Upper Riley Creek Ecological Enhancement Project

Map of Project Location

  1. Matt Unmacht

    Water Resources Coordinator
    Phone: (952) 227-1168

  2. Ryan Pinkalla

    Water Resources Technician
    Phone: (952) 227-1173

The City has partnered with the Riley Purgatory Bluff Creek Watershed District to stabilize and improve a stretch of Upper Riley Creek. The overall goal of this project is to provide an ecologically diverse stream reach that significantly reduces streambank erosion, provides diverse habitat layers, improves the ecological functions, improves maintenance and inspection access, and enhances the public’s access and their understanding of why stable stream systems are important.

Surrounding land use has changed drastically in recent decades, from primarily agricultural land use to more industrial and residential land uses. This has increased the amount of impervious surface and runoff within the watershed, which has caused increased erosion in Upper Riley Creek. This portion of Upper Riley Creek, between Highway 5 and Lake Susan, currently has a channel bed that is primarily sand and silt with limited riffle/pool variability. The project will enhance the ecology of Upper Riley Creek by providing greater stream depth variability, more channel bed substructure types, and varied channel velocities. The proposed project will remove accumulated debris from within the channel, reduce erosion and improve water quality while also improving natural stream habitat for aquatic organisms. Providing better floodplain connectivity for Upper Riley Creek also enhances surrounding riparian habitat and improves the ecological function through the corridor.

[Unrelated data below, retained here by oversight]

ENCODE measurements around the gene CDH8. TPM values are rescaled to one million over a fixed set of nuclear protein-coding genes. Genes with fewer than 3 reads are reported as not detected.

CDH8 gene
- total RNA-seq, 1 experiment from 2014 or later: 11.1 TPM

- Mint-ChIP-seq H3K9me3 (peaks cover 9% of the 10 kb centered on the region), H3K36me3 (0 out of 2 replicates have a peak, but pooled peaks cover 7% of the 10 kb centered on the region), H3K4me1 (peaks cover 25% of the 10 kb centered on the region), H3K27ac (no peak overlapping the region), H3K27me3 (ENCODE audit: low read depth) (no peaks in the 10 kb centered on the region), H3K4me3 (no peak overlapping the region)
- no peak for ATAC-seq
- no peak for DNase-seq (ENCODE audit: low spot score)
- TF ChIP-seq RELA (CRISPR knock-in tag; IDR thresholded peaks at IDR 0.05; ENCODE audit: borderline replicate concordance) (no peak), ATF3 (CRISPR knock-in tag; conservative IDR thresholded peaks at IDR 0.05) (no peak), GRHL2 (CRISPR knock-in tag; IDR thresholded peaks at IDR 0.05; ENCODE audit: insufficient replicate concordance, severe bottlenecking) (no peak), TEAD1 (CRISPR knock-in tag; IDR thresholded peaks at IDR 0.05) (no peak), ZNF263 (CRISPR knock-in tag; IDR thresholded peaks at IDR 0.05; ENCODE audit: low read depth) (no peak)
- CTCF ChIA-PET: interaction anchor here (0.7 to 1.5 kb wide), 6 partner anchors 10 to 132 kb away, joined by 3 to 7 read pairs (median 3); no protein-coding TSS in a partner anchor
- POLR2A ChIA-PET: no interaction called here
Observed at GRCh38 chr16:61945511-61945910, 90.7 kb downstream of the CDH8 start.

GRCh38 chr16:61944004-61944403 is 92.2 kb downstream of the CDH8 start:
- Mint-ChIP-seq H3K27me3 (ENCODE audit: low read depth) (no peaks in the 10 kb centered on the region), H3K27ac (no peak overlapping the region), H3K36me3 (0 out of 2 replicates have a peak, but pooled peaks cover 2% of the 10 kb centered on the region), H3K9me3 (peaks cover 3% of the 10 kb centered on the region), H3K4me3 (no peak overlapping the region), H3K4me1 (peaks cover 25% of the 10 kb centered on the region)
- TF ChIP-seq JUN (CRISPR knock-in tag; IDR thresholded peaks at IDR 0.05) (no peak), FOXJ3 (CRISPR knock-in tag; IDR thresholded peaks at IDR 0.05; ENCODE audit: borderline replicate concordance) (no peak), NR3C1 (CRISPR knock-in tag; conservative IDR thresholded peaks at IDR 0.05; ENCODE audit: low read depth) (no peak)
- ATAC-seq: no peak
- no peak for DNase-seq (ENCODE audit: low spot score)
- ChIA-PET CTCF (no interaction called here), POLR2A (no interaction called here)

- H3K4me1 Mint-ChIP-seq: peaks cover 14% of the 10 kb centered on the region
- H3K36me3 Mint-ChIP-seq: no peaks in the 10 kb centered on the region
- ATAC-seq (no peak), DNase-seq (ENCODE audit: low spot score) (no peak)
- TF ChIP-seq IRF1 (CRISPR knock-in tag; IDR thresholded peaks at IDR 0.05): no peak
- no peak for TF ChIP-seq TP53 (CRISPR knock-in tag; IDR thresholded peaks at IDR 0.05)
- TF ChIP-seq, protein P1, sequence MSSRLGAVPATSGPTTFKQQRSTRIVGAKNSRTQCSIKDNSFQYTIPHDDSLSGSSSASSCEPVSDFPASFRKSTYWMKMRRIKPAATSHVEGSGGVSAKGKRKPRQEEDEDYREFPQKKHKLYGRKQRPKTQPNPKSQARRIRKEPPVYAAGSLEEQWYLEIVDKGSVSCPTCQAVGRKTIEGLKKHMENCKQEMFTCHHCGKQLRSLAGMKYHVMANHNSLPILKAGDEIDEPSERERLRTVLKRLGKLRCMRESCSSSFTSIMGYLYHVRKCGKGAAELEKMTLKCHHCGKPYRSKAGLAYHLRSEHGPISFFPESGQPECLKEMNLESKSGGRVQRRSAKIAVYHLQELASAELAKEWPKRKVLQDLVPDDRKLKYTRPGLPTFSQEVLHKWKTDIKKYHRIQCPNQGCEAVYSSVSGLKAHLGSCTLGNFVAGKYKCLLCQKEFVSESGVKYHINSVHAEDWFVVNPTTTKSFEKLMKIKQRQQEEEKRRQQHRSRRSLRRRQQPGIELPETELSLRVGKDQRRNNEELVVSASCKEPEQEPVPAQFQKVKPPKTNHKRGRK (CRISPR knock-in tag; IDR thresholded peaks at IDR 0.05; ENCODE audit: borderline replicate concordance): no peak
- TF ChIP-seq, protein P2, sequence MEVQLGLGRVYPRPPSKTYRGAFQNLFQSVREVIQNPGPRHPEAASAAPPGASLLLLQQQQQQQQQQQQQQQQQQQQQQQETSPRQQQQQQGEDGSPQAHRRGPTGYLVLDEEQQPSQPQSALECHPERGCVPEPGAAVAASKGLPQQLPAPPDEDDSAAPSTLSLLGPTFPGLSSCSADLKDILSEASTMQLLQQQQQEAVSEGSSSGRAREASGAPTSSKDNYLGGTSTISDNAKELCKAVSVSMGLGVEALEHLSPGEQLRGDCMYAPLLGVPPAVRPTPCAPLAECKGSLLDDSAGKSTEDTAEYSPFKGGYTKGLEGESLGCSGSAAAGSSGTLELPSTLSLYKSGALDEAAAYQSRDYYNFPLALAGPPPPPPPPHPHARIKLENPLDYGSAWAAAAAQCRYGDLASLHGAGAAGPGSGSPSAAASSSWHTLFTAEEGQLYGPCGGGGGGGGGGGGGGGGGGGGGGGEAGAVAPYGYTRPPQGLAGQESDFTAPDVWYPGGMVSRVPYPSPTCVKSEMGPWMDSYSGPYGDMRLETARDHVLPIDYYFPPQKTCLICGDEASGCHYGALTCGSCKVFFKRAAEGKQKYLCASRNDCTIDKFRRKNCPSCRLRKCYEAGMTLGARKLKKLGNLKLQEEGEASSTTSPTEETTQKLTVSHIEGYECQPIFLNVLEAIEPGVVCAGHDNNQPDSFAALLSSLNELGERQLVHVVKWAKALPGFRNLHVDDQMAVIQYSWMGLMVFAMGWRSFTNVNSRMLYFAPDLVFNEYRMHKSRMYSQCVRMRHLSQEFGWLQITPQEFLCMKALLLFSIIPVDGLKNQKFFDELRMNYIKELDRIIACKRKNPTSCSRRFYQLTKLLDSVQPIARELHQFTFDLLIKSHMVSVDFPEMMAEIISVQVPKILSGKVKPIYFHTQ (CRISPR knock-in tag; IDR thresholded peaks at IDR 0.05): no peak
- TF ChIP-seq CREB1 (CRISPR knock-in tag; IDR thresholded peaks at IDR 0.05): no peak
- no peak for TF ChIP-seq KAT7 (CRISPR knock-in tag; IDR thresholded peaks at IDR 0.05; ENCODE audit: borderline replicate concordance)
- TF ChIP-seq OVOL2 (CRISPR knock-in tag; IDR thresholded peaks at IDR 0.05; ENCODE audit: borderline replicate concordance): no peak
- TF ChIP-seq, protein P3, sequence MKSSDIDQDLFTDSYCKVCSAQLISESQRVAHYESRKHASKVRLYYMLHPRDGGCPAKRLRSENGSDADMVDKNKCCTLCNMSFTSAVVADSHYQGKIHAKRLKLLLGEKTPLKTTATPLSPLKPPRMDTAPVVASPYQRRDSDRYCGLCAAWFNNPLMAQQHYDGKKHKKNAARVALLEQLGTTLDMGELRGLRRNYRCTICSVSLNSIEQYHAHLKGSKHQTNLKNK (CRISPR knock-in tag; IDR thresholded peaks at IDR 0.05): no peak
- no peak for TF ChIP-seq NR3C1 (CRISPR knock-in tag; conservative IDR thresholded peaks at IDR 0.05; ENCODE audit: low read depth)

By establishing a stable stream corridor, the project will also help address the Minnesota Pollution Control Agency’s (MPCA’s) identified nutrient impairment in Lake Susan (which this reach of Riley Creek directly discharges into), as well as Rice Marsh Lake, and Lake Riley. The lower portion of the project’s location in Lake Susan Park provides opportunities for interpretive signage and future programming to educate the public on the importance of diverse stream corridors.

This project is currently in the planning phase.